As governments ponder new ways to limit, transportation-related GHG emissions, it’s time to consider the role of the consumer today and in the future.
When consumer advocate Ralph Nader published Unsafe at Any Speed in 1965, its impact was immediate and far-reaching. The best-selling book drew back the curtain on an automotive industry that had failed to prioritize vehicle safety. The book prompted U.S. senate hearings that led to a range of safety regulations targeting vehicle manufacturers. Seat belts became mandatory. Then headrests, collapsible steering columns and eventually airbags. Today, automotive safety is at its peak.
Governments regulated the auto industry again beginning in the 1970s, when the goal was to reduce air pollution. This time, regulations targeted vehicle criteria air contaminant (CAC) emissions, including nitrogen oxides and volatile organic compounds. Today’s new cars emit virtually no CACs.
“The auto industry is accustomed to being the regulatory target as governments enact social policy,” says analyst Dennis DesRosiers, President of DesRosiers Automotive Consultants. “Given those achievements in safety and CAC reduction, governments have come to see the regulation of vehicle manufacturers as a powerful tool.”
Most recently, government has again turned to regulation to address another social policy issue—the reduction of greenhouse gas (GHG) emissions. And again, the primary focus of these regulations is the vehicle manufacturers.
“The assumption is that fuel efficiency and GHGs are correlated,” says DesRosiers. “To tackle GHG emissions, you have to improve fuel efficiency and reduce the amount of petroleum fuel that vehicles use.”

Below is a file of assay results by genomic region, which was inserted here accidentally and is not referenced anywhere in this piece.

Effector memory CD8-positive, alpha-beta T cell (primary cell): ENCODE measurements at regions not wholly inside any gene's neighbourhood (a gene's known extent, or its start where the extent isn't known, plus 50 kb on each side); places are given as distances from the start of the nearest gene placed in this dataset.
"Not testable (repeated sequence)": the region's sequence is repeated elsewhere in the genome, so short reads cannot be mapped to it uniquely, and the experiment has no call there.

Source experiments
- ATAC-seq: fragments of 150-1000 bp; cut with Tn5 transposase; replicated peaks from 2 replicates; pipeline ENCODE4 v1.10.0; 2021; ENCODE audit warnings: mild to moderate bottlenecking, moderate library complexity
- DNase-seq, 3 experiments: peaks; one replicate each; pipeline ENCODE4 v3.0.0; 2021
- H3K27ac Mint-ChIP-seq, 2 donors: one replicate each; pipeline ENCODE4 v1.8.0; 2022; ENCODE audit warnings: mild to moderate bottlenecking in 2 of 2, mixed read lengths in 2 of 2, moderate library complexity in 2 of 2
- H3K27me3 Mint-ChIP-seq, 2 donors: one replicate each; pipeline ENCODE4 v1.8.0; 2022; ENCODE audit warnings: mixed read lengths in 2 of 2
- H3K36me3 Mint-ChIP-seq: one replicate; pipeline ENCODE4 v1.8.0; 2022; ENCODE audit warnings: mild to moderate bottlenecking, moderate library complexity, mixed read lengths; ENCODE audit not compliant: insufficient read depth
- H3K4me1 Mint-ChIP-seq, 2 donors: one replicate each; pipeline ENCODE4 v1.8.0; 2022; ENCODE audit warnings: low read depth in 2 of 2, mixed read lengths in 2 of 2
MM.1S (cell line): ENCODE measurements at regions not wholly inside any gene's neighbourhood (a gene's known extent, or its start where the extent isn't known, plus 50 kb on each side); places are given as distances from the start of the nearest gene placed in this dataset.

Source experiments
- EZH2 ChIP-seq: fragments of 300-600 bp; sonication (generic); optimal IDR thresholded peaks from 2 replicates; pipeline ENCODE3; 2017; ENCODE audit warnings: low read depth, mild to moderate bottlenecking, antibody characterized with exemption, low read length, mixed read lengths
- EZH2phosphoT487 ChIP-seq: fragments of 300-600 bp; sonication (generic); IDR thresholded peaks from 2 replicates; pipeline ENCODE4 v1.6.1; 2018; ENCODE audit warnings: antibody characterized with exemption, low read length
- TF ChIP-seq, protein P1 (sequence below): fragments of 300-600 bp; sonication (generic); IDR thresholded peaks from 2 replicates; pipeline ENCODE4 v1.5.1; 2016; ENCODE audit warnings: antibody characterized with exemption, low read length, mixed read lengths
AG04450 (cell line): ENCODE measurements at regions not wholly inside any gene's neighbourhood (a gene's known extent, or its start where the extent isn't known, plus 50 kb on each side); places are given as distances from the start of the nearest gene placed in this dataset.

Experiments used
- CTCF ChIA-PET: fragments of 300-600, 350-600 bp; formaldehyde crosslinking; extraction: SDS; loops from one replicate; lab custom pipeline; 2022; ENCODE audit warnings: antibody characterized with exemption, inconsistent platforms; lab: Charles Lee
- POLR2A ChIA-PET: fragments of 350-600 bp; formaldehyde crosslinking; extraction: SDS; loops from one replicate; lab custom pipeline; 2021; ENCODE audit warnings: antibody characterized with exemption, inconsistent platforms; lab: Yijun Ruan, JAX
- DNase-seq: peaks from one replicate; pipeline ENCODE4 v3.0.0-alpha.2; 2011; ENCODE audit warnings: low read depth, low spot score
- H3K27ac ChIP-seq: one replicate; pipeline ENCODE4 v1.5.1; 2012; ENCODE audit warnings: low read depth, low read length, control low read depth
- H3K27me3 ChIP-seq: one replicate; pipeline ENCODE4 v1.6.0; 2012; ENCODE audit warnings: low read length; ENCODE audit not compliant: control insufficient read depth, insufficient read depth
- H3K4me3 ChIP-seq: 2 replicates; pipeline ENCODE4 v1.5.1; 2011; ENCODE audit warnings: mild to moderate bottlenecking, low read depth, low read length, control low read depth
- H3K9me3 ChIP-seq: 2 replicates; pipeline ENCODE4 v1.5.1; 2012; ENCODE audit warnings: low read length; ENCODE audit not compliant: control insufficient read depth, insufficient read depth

Once again, regulations have had impact—if not entirely the one that was intended. “I’ve been supplying the government with vehicle fuel-efficiency ratings for two decades,” says DesRosiers. “Over the past decade, every class of vehicle in this country has improved about two percent per year. So virtually every vehicle in the fleet is 20 percent more fuel efficient today than 10 years ago. The average is actually closer to 26 percent.”
One would expect those improvements to have led to remarkable reductions in GHG emissions in Canada. They haven’t.
“What I hear in focus groups is that every consumer wants a better life,” says DesRosiers. “And when you translate that into their choice of vehicle, it means ‘I want a car with more get up and go.’ They want bigger and more powerful.”
They got it. As internal-combustion engine (ICE) technology improved, the power of these engines increased. According to DesRosiers, the average vehicle today has about 100 more horsepower than 20 years ago. “Every time a vehicle company introduces fuel efficiency advances, consumers tend to move to larger or more powerful vehicles, which offsets the net improvement of fuel efficiency in the overall fleet.”
And then there are the sales figures.
“Consumers are embracing vehicle ownership at a record pace,” DesRosiers goes on. Between 2000 and 2017, the number of vehicles on the road in Canada increased by 9.2 million units. Projecting current sales, DesRosiers estimates there will be another eight to 10 million cars on the road by 2030. What’s more, all the recent sales growth has been in light trucks, which tend to be less fuel efficient. Sales of passenger cars have dropped.
What I hear in focus groups is that every consumer wants a better life,” says DesRosiers. “And when you translate that into their choice of vehicle, it means ‘I want a car with more get up and go.’ They want bigger and more powerful.Dennis DesRosiers
President of DesRosiers
HAVE FUEL-EFFICIENCY REGULATIONS BACKFIRED?
Safety and CAC-emission regulations demanded action by auto manufacturers. The same is true with fuel-efficiency regulations, but as DesRosiers points out, fuel efficiency works only if consumers choose it. “If the consumer wants to buy the least fuel-efficient vehicle, there’s nothing the dealer or the manufacturer can do to prevent it,” he explains. Turning the table and restricting consumers’ choices through regulation is an unpalatable political choice. As DesRosiers points out, “Consumers vote. Manufacturers don’t.”